The most excellent and divine counsel, the best and most profitable advertisement of all others, but the least practiced, is to study and learn how to know ourselves. This is the foundation of wisdom and the highway to whatever is good. God, Nature, the wise, the world, preach man, exhort him both by word and deed to the study of himself.
A human being has so many skins inside, covering the depths of the heart. We know so many things, but we don't know ourselves! Why, thirty or forty skins or hides, as thick and hard as an ox's or bear's, cover the soul. Go into your own ground and learn to know yourself there.
It is, I fear, but a vain show of fulfilling the heathen precept, Know thyself, and too often leads to a self-estimate which will subsist in the absence of that fruit by which alone the quality of the tree is made evident.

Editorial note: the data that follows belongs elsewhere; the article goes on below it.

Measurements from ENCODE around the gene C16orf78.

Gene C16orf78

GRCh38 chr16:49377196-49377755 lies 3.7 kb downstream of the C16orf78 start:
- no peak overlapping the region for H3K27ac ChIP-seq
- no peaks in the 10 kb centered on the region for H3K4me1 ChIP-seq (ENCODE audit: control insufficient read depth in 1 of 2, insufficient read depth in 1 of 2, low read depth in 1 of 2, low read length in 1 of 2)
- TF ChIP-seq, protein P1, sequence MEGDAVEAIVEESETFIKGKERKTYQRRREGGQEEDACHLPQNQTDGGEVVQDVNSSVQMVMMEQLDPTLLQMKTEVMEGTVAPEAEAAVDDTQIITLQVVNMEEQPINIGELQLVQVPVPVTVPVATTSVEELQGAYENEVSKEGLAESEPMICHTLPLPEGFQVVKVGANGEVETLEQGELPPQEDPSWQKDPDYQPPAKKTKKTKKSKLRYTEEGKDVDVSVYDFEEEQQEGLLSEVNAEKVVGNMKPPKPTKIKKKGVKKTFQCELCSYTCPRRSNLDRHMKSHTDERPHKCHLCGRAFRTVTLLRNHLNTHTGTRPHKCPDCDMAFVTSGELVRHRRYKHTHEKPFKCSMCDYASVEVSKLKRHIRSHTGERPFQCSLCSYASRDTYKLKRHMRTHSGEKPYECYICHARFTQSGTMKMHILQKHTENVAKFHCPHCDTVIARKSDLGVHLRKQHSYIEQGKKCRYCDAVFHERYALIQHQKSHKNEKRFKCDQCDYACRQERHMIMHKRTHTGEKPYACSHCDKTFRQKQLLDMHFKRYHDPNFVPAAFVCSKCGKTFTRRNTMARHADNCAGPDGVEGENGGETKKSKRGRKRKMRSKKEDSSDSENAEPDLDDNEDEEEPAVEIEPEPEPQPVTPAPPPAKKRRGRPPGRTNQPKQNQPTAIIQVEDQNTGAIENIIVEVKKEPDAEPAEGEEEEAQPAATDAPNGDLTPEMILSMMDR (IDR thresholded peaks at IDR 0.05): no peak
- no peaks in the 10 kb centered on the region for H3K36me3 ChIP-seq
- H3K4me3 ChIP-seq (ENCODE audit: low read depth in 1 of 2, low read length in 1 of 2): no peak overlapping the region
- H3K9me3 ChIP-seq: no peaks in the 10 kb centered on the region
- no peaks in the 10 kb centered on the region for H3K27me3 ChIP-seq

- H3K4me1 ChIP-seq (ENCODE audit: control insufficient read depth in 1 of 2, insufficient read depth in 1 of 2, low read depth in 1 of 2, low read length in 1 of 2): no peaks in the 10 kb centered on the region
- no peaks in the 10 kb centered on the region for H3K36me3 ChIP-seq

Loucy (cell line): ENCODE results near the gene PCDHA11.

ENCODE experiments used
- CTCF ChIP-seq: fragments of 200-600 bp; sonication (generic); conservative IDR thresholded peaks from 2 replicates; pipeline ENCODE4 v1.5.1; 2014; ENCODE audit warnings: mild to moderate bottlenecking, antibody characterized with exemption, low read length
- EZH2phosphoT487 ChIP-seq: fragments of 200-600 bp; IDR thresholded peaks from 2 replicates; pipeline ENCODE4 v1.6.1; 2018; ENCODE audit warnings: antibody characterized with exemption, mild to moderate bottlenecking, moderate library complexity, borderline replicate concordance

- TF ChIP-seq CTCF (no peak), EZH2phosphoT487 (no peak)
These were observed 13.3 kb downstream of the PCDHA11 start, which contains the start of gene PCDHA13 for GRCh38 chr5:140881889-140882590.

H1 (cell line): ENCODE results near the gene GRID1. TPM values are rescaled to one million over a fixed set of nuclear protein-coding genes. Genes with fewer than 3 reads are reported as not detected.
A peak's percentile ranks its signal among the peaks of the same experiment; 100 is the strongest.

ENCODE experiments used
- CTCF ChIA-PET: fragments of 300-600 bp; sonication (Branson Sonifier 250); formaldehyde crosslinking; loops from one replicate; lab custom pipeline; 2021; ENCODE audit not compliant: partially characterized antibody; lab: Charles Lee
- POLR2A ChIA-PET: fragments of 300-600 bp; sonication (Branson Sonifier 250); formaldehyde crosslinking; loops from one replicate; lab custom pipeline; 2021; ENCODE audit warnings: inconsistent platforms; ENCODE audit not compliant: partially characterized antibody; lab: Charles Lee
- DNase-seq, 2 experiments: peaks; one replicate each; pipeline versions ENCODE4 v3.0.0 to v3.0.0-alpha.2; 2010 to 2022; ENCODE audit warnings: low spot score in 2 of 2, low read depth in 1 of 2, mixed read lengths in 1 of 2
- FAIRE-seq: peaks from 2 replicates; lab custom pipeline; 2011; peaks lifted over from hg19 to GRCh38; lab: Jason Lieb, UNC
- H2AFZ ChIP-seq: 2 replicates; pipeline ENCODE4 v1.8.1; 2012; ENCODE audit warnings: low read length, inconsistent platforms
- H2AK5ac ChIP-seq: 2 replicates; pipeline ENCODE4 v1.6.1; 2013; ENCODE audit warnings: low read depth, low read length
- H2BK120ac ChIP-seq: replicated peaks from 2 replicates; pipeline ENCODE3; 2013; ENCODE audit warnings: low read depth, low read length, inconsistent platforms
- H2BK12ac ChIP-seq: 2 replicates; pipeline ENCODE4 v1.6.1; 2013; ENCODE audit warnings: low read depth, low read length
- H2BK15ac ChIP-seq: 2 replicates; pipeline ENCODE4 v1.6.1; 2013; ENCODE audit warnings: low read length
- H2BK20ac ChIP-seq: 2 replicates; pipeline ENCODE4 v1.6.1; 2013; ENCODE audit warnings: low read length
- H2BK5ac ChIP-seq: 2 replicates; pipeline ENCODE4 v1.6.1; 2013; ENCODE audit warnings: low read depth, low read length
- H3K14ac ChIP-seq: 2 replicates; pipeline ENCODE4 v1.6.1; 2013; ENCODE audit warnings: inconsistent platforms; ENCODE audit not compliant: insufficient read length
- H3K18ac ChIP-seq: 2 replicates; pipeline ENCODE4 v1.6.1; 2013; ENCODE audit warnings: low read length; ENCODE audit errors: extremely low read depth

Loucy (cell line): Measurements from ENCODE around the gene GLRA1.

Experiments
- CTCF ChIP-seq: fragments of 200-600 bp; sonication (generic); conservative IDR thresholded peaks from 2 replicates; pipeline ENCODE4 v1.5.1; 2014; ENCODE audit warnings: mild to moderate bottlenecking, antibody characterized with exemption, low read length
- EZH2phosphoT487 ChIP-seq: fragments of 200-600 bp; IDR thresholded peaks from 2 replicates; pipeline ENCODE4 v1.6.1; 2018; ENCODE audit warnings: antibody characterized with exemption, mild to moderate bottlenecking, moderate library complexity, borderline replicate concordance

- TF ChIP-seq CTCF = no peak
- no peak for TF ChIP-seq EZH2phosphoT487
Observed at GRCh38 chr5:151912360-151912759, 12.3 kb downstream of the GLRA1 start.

We forge gradually our greatest instrument for understanding the world -- introspection. We discover that humanity may resemble us very considerably -- that the best way of knowing the inwardness of our neighbors is to know ourselves.
Become aware of internal, subjective, sub-verbal experiences, so that these experiences can be brought into the world of abstraction, of conversation, of naming, etc. with the consequence that it immediately becomes possible for a certain amount of control to be exerted over these hitherto unconscious and uncontrollable processes.
Tis not need we know our every thought or see the work shop where each mask is wrought wherefrom we view the world of box and pit, careless of wear, just so the mask shall fit and serve our jape's turn for a night or two.